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'Shameful' DoE slammed by judge over incinerator advice

The Lord Chief Justice has slammed the Department of Environment for giving misleading advice to a drugs company.

Northern Ireland's most senior judge said the DoE's conduct over guidance issued on a waste incineration directive was "shameful".

Lord Chief Justice, Sir Declan Morgan's, withering criticism came as he dismissed a challenge by a pharmaceutical company convicted of operating incinerators without a permit.

The Court of Appeal upheld a decision not to halt the prosecution against Newry-based Norbrook Laboratories, which claimed it was an abuse of process.

The firm had installed incinerators on three sites in 2004 for non-toxic waste such as polythene, wood and cardboard.

Ruling on the appeal, Sir Declan set out how the managing director of the company, which supplied the machines, had sought guidance on the implications of a Waste Incineration Directive (WID) on permit requirements.

Guidance issued by the DoE in 2003 stated that small waste burners, small space heaters or other waste oil burners were not considered within the directive.

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It also pointed out that precise legal requirement could only be determined by the national or European courts.

After seeking confirmation from the supplier, Norbrook was satisfied that the incinerators were exempt from licensing requirements, the court heard.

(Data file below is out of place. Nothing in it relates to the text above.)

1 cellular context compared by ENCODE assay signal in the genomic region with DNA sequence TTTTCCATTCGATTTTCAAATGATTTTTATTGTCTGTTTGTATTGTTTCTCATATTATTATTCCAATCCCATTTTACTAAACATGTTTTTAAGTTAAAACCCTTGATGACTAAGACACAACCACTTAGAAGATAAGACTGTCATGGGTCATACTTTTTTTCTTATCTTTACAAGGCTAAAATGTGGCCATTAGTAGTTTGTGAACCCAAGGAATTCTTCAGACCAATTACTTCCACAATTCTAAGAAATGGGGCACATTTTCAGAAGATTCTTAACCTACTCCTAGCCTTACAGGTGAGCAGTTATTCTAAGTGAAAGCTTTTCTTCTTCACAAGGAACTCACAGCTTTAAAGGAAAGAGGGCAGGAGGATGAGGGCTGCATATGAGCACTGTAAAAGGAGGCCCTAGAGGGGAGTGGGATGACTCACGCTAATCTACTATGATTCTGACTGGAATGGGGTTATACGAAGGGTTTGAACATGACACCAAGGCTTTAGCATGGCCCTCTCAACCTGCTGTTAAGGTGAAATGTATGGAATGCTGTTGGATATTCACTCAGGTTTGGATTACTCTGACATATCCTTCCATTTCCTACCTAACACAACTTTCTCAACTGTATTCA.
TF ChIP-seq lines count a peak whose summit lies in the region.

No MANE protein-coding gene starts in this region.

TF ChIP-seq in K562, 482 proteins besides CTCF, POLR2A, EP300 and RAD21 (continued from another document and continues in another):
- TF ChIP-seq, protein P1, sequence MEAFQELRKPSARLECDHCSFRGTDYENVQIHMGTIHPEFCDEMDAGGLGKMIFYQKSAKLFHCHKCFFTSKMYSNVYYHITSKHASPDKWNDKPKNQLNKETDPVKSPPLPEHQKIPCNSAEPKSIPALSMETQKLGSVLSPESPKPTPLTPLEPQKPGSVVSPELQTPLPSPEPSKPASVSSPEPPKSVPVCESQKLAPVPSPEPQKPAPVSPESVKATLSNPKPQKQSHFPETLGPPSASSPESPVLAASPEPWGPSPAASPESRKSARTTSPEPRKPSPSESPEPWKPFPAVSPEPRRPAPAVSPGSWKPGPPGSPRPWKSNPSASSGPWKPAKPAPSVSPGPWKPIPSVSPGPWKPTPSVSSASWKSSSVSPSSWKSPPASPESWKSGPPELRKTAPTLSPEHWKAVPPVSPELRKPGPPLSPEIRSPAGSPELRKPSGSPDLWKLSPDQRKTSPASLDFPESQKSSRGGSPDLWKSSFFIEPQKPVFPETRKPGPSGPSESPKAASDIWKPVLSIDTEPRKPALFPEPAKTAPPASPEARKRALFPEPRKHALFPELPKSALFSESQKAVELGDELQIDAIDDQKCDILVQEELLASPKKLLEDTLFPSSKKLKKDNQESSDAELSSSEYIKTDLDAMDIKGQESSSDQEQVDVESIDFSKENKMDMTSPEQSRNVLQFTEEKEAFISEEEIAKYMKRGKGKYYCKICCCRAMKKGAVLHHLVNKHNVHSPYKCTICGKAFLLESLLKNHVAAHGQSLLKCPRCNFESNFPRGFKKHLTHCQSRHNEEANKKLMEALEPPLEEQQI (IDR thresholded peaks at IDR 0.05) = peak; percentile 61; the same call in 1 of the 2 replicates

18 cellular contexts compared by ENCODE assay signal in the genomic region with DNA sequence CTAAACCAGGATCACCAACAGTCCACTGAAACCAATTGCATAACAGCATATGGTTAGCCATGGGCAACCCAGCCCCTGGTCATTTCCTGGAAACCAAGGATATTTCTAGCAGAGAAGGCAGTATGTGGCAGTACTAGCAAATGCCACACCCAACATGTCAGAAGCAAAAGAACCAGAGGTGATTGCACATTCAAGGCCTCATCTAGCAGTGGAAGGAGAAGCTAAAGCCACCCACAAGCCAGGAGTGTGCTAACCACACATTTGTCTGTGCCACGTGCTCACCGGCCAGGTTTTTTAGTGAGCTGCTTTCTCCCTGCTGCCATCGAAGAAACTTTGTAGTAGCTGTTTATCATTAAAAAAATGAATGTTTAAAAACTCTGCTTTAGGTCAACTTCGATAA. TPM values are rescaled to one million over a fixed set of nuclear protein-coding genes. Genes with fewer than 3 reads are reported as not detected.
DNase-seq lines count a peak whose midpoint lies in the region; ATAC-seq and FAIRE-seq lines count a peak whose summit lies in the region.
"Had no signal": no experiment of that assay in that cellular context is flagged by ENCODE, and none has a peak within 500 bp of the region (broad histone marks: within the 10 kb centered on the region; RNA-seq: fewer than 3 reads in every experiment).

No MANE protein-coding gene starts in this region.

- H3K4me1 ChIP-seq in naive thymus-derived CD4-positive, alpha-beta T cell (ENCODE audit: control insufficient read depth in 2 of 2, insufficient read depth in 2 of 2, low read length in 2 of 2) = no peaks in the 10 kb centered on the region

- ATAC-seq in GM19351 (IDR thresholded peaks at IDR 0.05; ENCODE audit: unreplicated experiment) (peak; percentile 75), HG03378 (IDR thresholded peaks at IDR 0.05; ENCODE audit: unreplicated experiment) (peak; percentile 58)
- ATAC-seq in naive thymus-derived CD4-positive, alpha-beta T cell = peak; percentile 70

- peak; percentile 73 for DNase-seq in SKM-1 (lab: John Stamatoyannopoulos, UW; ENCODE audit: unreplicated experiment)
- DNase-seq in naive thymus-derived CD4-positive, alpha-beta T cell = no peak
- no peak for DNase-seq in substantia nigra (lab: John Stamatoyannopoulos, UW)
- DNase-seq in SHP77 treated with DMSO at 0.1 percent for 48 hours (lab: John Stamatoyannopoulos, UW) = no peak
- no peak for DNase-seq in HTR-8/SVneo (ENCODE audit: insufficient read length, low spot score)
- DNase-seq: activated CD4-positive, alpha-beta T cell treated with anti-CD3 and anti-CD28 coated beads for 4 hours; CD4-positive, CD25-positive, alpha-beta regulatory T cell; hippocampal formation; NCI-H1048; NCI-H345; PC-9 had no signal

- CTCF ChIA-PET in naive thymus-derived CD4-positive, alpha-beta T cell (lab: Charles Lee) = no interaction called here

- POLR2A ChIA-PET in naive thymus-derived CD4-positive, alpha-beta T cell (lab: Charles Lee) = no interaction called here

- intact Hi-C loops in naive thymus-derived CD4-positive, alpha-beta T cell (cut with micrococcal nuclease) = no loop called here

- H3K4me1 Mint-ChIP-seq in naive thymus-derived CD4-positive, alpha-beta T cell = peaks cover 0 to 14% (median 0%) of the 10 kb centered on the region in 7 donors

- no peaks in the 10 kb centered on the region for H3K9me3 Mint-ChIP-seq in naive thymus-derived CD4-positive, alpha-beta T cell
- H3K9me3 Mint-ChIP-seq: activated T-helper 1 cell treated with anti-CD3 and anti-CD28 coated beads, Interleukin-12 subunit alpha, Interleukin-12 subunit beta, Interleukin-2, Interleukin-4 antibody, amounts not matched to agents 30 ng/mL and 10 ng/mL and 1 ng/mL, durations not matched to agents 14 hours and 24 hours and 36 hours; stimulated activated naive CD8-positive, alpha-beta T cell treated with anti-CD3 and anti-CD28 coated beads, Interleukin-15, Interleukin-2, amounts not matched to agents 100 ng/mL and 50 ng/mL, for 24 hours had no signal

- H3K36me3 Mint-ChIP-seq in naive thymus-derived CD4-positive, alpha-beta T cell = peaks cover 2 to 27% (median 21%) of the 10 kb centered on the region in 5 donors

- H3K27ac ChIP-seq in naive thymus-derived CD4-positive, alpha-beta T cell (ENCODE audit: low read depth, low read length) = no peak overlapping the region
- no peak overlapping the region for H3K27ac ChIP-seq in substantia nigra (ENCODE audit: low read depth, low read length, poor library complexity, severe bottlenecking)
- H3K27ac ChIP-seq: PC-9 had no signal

However, the company was later informed that UK environment authorities ruled the incinerators it installed were subject to WID requirements.

The department stated its view was that they could not be compared to small oil burners.

Sir Declan, who heard the appeal along with Lord Justice Coghlin and Sir John Sheil, noted it was now conceded that small waste oil burners (SWOBs) are in fact subject to licensing requirements.

He said the concession was made in 2005 amid threatened infraction proceedings by the European Commission for breach of the WID.

The court was told the decision to issue guidance in England, Wales and Northern Ireland which appeared to exclude SWOBs from operation of the licensing system was made due to likely problems with enforcement of the WID.

"We accept that the guidance was deliberately misleading in light of the submissions by the respondent (the DoE) to that effect, in that the guidance did not disclose the true reasons for the suggestion that SWOBs were outside the remit of the WID," Sir Declan said.

Dismissing the appeal by Norbrook, he held there was no reason to interfere with the trial judge's decision that the prosecution should not be stayed as an abuse of process.

Commenting on the conduct of the DoE, Sir Declan added: "It would be wrong to leave this case without deploring the conduct of the Department of the Environment for Northern Ireland in issuing a guidance document to the people of this jurisdiction which we have been told it knew misrepresented the requirements of the WID in relation to incineration.

"In a society governed by the rule of law the department is obliged to promote compliance with the law.

"Its conduct in this instance was shameful."

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